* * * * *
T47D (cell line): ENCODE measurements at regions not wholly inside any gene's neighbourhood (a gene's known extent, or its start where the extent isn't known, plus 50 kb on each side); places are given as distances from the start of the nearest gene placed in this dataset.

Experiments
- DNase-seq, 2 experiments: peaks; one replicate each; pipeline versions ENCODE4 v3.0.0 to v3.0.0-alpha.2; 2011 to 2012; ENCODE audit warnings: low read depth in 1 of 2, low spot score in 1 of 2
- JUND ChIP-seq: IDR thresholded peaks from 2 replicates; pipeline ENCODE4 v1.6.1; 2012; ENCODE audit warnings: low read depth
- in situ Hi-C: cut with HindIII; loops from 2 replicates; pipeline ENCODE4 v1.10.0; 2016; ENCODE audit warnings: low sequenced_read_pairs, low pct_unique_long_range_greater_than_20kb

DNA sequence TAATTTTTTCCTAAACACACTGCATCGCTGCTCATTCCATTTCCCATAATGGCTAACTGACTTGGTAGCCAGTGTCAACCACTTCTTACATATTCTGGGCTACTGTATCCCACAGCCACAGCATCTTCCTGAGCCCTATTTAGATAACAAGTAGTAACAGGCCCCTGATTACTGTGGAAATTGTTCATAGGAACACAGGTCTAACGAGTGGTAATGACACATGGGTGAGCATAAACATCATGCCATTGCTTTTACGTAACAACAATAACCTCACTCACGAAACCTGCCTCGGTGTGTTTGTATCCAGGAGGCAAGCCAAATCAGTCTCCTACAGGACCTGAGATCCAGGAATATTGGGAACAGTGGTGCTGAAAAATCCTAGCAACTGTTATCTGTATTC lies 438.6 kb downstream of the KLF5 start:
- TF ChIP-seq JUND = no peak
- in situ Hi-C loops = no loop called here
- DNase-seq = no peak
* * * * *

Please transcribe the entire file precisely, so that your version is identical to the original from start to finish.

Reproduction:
T47D (cell line): ENCODE measurements at regions not wholly inside any gene's neighbourhood (a gene's known extent, or its start where the extent isn't known, plus 50 kb on each side); places are given as distances from the start of the nearest gene placed in this dataset.

Experiments
- DNase-seq, 2 experiments: peaks; one replicate each; pipeline versions ENCODE4 v3.0.0 to v3.0.0-alpha.2; 2011 to 2012; ENCODE audit warnings: low read depth in 1 of 2, low spot score in 1 of 2
- JUND ChIP-seq: IDR thresholded peaks from 2 replicates; pipeline ENCODE4 v1.6.1; 2012; ENCODE audit warnings: low read depth
- in situ Hi-C: cut with HindIII; loops from 2 replicates; pipeline ENCODE4 v1.10.0; 2016; ENCODE audit warnings: low sequenced_read_pairs, low pct_unique_long_range_greater_than_20kb

DNA sequence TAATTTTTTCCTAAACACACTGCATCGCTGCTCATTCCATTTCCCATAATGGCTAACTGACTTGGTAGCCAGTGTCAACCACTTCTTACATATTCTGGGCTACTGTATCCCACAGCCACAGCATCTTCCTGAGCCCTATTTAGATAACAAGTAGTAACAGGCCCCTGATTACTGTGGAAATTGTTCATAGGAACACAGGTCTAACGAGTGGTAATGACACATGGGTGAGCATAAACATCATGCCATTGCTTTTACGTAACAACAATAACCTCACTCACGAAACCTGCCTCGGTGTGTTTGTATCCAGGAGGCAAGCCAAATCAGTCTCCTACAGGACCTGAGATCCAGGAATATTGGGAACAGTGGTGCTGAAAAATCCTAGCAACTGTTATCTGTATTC lies 438.6 kb downstream of the KLF5 start:
- TF ChIP-seq JUND = no peak
- in situ Hi-C loops = no loop called here
- DNase-seq = no peak